The agency filed the 14-page document two days after a bipartisan coalition in Congress led by Rep. Dan Crenshaw (R-Texas) introduced legislation directing the issuance of clinical trial guidelines.
It also came as 10,000 attendees and hundreds of exhibitors converged on Denver for what was billed as the "largest psychedelic conference in history," with guests ranging from New York Jets quarterback Aaron Rodgers to National Institute of Mental Health director Joshua Gordon.

"People want to enter the market without having to do the experimentation and the safety and efficacy analysis," said Kimberly Chew, an attorney at Husch Blackwell focused on psychedelics and emerging therapies. Most don't want to go through the FDA approval process because it's expensive, resource intensive, and "they just want their business to thrive," Chew added.

Businesses might instead opt to follow state frameworks for allowed uses, leaving the psychedelics they market as unapproved and illegal under federal law. At least 25 states have considered legislation, with most introduced in the past two years, per researchers.

Oregon and Colorado are the only states to have decriminalized the supervised use of psychedelics, though neither has endorsed it as a mental health treatment.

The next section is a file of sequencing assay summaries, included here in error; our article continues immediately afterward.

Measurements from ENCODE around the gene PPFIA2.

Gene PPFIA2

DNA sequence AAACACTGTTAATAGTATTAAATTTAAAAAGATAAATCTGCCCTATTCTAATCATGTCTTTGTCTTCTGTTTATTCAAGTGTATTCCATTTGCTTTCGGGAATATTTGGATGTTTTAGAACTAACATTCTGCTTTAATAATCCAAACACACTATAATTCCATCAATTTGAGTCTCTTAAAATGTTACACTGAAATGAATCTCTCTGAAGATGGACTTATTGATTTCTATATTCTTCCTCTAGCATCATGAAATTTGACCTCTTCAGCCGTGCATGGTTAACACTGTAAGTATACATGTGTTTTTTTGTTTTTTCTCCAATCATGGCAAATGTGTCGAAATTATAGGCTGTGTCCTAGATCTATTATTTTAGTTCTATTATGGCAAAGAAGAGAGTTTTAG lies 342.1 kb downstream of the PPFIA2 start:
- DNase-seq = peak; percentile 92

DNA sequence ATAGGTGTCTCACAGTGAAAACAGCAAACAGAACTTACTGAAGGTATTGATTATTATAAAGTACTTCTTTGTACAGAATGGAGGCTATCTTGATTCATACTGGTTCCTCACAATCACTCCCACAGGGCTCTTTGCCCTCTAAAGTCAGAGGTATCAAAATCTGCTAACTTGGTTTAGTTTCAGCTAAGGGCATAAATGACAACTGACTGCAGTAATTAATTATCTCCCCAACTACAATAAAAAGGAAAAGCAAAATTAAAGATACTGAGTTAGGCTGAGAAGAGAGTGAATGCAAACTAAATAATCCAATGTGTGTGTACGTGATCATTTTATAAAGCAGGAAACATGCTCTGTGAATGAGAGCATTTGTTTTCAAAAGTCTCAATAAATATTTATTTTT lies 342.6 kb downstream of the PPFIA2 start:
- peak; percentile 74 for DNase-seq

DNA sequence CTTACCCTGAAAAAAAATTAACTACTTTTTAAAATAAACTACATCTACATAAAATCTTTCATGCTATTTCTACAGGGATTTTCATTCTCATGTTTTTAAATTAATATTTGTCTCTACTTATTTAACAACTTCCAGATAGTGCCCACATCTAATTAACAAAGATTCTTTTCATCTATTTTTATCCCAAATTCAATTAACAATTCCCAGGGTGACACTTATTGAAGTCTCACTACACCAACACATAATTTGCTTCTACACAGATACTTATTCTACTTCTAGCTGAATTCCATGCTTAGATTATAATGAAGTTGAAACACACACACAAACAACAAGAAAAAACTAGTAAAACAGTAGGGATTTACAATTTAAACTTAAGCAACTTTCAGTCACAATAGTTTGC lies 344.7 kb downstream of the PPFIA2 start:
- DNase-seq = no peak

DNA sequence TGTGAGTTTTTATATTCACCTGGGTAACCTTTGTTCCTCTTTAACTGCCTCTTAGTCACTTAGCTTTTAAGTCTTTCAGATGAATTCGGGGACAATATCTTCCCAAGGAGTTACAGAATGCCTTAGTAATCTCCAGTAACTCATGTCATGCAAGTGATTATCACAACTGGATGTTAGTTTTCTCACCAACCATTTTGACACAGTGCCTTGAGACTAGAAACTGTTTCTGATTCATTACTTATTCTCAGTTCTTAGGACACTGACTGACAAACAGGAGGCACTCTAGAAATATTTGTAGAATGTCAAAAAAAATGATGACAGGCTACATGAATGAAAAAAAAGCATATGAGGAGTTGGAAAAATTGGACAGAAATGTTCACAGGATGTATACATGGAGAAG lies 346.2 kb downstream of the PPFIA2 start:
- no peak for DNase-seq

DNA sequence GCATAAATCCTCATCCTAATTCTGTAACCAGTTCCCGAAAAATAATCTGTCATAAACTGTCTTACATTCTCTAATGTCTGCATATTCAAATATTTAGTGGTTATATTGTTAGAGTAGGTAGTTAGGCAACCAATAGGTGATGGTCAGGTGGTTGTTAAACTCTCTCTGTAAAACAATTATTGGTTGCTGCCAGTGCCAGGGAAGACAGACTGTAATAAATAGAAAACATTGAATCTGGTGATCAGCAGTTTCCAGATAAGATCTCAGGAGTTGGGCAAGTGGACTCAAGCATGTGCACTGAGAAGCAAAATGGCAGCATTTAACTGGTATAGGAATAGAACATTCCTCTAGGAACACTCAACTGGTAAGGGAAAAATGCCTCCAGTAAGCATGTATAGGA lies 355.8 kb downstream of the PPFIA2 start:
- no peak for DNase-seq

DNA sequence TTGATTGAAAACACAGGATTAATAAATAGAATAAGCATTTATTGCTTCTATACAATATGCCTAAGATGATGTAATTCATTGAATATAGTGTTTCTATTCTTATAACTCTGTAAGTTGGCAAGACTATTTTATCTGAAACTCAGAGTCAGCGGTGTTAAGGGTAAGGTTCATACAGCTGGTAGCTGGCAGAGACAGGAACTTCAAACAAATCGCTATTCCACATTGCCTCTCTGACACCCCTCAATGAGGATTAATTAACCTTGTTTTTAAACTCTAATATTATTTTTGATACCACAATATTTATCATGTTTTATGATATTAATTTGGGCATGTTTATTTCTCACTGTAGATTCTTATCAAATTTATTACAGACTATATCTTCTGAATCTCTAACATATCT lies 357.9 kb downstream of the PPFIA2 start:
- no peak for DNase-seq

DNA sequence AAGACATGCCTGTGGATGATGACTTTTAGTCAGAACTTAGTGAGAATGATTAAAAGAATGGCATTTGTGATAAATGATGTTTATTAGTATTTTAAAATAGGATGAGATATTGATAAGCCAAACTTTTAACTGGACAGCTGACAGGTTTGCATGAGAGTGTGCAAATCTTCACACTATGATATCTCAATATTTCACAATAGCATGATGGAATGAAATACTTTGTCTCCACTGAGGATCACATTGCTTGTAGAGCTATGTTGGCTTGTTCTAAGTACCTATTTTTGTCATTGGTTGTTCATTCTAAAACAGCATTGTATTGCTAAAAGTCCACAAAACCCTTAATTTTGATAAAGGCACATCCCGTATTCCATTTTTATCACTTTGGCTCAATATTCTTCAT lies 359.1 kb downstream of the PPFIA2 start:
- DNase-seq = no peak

Source FDA, Axios


  1. CIA MK Ultra Part 2

  2. The first ever guidance ? You sure about that ?

  3. The last thing needed is more drugs. Drugs make people violent.
    Look at the young man that was shot and killed at a fried chicken restuarant in Chicago, by a mother and her 14 year old son.

    RIP Jeremy Brown

    1. Psychedelics don't make people violent under therapeutic conditions.

    2. Some people can handle the effects better than others. It's like any other prescribed medicine. The side effects vary depending on the person. Not all good, not all bad.

    3. violence is normal,problem is tolerance for degenrate behavior and letting mentally ill people roam the streets among normal people.

    4. Even under therapeutic conditions they may cause violence.

    5. Holy crap. How seriously uninformed can a group be? Psychedelics have never ever made me want to be violent. And 99.9% of the time it’s the same with everyone else was who has ever tried them. It’s about mental health. It’s not meth or blue. Get a clue people

  4. Please educate yourselves. These treatments save lives. I did Ketamine treatments with a doctor a few years back, likely the only reason I'm still here. It actually helps regrow areas of the brain that are damaged in those that have PTSD, and major depression. The way I was described by the doctor is the analogy of, the K acts as water all of a sudden flowing thru a barren desert making areas start to regrow. It is the ONLY thing found to pull someone out of suicidal ideation in only 4 minutes. This shouldn't be some do at home thing though. It should be done with medical professionals in a controlled environment. Doing it recreationally vs with a trained professional is a huge difference. Sorry for the rant, just something I care strongly about and always try to spread the word about in hopes lt will help someone.